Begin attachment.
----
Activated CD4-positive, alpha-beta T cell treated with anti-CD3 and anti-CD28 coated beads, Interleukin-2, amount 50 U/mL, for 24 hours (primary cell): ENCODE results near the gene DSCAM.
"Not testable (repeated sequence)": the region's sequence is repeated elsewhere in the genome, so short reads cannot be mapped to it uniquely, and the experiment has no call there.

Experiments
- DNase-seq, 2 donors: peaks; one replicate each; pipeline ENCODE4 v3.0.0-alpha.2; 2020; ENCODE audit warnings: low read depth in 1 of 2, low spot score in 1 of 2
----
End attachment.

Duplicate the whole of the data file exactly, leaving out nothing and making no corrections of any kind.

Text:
Activated CD4-positive, alpha-beta T cell treated with anti-CD3 and anti-CD28 coated beads, Interleukin-2, amount 50 U/mL, for 24 hours (primary cell): ENCODE results near the gene DSCAM.
"Not testable (repeated sequence)": the region's sequence is repeated elsewhere in the genome, so short reads cannot be mapped to it uniquely, and the experiment has no call there.

Experiments
- DNase-seq, 2 donors: peaks; one replicate each; pipeline ENCODE4 v3.0.0-alpha.2; 2020; ENCODE audit warnings: low read depth in 1 of 2, low spot score in 1 of 2